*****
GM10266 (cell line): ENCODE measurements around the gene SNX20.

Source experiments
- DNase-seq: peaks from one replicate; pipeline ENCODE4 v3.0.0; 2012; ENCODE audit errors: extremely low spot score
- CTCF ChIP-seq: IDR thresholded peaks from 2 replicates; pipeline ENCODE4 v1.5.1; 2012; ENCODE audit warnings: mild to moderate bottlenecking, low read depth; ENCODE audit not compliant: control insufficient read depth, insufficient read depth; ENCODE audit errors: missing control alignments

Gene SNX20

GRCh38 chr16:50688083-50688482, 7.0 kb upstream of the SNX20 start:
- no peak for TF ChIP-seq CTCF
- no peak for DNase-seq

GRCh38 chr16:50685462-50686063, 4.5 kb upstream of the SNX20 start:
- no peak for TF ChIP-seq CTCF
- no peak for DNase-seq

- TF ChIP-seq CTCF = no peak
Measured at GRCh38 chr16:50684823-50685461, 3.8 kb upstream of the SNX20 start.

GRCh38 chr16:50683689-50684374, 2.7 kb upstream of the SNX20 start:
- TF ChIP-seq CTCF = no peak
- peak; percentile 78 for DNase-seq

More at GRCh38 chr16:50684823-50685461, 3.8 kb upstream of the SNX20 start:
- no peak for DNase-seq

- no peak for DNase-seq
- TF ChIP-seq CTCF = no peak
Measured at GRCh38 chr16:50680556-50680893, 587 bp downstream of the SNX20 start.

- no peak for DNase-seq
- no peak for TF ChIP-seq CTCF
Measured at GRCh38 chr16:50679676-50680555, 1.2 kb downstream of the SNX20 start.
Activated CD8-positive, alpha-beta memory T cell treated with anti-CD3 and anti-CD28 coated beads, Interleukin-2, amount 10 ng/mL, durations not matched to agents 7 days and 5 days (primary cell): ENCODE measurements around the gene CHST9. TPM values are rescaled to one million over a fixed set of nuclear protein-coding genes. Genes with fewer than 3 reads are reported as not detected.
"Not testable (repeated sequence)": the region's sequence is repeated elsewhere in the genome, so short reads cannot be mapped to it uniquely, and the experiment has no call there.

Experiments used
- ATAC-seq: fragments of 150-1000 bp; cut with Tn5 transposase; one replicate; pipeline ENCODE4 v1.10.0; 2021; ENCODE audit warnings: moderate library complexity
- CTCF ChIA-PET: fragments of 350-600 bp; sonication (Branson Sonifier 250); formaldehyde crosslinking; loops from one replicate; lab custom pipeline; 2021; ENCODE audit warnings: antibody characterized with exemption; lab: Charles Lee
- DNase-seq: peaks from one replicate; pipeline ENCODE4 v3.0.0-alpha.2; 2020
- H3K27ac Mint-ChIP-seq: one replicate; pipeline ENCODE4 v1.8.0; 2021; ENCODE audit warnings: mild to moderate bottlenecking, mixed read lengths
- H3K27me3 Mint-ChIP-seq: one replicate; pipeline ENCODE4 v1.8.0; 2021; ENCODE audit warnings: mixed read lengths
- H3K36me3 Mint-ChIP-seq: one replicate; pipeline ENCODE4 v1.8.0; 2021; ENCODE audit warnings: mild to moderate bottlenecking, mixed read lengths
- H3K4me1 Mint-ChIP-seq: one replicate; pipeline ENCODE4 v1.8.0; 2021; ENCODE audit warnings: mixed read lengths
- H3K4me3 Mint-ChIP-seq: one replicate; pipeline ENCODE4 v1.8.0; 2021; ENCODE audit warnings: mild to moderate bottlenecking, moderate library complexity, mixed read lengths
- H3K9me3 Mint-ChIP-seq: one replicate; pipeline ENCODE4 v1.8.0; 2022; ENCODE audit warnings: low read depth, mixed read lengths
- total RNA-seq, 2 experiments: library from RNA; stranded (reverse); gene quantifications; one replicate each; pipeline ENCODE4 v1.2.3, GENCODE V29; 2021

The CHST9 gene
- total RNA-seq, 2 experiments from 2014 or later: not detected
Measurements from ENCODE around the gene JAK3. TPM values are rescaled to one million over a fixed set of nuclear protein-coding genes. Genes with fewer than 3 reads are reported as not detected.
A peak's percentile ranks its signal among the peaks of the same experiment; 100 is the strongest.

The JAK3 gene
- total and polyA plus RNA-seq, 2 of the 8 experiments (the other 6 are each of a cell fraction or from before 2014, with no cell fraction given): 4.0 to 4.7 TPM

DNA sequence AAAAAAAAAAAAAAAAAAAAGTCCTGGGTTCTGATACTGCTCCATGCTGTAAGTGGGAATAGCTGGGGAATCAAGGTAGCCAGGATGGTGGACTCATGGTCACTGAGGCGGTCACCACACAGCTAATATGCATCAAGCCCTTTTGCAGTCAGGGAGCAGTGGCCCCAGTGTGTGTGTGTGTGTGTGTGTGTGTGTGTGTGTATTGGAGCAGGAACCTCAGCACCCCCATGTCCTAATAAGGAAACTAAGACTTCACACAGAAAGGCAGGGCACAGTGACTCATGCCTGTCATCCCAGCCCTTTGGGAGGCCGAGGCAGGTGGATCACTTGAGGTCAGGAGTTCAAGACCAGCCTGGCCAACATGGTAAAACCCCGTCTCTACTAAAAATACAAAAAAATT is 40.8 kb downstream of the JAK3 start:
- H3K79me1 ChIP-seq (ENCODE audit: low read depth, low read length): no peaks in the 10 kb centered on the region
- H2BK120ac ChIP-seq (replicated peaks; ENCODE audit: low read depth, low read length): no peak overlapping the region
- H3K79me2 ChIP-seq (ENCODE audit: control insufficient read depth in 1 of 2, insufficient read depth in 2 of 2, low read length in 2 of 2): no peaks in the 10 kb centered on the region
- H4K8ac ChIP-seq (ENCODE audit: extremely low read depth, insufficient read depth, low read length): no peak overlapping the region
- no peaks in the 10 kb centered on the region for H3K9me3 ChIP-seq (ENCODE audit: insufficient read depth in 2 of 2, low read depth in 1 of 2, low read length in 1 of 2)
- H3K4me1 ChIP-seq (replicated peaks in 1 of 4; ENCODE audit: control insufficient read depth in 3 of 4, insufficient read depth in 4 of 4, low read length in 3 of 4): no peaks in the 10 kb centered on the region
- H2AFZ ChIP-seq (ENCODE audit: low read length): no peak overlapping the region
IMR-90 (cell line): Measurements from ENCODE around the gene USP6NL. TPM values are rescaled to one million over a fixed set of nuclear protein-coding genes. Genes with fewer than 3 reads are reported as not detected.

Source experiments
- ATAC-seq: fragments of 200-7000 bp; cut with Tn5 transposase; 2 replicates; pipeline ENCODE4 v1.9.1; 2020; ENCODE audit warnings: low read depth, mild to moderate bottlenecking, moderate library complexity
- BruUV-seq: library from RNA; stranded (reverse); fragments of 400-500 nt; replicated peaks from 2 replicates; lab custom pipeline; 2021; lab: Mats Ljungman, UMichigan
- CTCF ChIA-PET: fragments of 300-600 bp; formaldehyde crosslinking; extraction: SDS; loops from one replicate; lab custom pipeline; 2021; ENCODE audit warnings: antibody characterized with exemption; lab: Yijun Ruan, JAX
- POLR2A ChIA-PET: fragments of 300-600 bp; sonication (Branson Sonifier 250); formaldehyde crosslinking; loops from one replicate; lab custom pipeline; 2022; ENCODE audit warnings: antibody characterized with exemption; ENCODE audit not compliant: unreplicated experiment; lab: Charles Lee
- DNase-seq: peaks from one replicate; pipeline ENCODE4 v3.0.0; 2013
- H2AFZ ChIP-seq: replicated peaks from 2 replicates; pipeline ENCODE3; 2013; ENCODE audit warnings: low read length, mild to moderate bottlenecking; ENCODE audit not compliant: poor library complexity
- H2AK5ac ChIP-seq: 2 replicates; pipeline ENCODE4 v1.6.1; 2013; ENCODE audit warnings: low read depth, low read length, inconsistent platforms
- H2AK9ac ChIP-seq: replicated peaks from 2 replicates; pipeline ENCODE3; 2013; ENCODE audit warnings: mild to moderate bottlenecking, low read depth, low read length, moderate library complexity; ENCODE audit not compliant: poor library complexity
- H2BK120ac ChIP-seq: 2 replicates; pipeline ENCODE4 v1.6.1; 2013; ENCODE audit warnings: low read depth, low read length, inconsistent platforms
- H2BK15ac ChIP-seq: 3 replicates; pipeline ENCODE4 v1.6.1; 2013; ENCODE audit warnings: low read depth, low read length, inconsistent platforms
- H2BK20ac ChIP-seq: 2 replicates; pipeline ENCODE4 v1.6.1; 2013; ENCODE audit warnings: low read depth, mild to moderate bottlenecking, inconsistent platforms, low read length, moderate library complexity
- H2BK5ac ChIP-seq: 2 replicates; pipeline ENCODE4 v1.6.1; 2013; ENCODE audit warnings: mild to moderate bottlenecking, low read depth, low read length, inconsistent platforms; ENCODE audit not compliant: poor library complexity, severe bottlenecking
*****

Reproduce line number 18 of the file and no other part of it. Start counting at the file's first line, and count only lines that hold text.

- no peak for DNase-seq